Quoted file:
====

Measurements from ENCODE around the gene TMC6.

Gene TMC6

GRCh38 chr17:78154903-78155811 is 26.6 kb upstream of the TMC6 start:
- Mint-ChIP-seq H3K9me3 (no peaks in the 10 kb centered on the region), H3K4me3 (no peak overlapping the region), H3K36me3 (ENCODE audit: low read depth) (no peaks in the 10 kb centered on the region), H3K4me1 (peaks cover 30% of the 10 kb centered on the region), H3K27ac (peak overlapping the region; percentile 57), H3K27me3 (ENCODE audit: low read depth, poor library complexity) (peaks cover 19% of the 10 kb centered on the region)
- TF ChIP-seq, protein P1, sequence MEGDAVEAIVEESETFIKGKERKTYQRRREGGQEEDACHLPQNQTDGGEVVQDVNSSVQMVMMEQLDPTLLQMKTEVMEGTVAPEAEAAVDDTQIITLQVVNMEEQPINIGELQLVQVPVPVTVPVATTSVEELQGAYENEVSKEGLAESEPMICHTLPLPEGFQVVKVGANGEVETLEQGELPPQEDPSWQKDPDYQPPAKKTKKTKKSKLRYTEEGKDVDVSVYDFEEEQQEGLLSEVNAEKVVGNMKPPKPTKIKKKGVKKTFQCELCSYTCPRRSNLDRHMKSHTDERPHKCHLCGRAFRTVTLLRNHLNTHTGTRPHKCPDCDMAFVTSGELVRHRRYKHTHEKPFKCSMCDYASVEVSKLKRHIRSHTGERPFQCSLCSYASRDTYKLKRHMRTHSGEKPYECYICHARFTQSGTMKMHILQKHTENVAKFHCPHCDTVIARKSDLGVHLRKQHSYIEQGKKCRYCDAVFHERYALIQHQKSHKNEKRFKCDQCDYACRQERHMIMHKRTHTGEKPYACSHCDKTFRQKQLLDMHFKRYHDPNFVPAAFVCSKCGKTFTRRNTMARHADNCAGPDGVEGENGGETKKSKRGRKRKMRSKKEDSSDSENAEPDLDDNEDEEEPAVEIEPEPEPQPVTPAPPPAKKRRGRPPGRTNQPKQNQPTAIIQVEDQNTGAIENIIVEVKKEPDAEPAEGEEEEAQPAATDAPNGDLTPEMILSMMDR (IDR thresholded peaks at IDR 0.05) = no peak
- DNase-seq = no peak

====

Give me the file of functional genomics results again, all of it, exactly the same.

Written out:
Measurements from ENCODE around the gene TMC6.

Gene TMC6

GRCh38 chr17:78154903-78155811 is 26.6 kb upstream of the TMC6 start:
- Mint-ChIP-seq H3K9me3 (no peaks in the 10 kb centered on the region), H3K4me3 (no peak overlapping the region), H3K36me3 (ENCODE audit: low read depth) (no peaks in the 10 kb centered on the region), H3K4me1 (peaks cover 30% of the 10 kb centered on the region), H3K27ac (peak overlapping the region; percentile 57), H3K27me3 (ENCODE audit: low read depth, poor library complexity) (peaks cover 19% of the 10 kb centered on the region)
- TF ChIP-seq, protein P1, sequence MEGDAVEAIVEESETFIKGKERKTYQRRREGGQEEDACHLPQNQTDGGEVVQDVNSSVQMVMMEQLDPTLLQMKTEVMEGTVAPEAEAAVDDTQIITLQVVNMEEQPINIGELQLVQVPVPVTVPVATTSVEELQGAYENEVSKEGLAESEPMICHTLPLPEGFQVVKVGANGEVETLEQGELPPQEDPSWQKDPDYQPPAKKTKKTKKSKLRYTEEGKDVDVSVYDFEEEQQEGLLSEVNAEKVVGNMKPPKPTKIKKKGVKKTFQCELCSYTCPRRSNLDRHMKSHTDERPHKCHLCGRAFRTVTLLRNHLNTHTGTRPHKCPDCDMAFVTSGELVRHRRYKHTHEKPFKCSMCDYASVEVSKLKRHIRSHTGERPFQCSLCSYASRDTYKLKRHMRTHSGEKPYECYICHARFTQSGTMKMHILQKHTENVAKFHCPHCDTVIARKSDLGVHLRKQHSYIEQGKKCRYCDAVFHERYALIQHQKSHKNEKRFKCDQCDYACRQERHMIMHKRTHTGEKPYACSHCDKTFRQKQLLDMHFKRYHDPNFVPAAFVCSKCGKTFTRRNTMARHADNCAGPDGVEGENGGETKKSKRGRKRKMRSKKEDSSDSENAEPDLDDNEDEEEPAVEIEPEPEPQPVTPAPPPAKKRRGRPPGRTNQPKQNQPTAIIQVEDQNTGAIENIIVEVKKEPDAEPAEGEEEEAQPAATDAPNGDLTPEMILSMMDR (IDR thresholded peaks at IDR 0.05) = no peak
- DNase-seq = no peak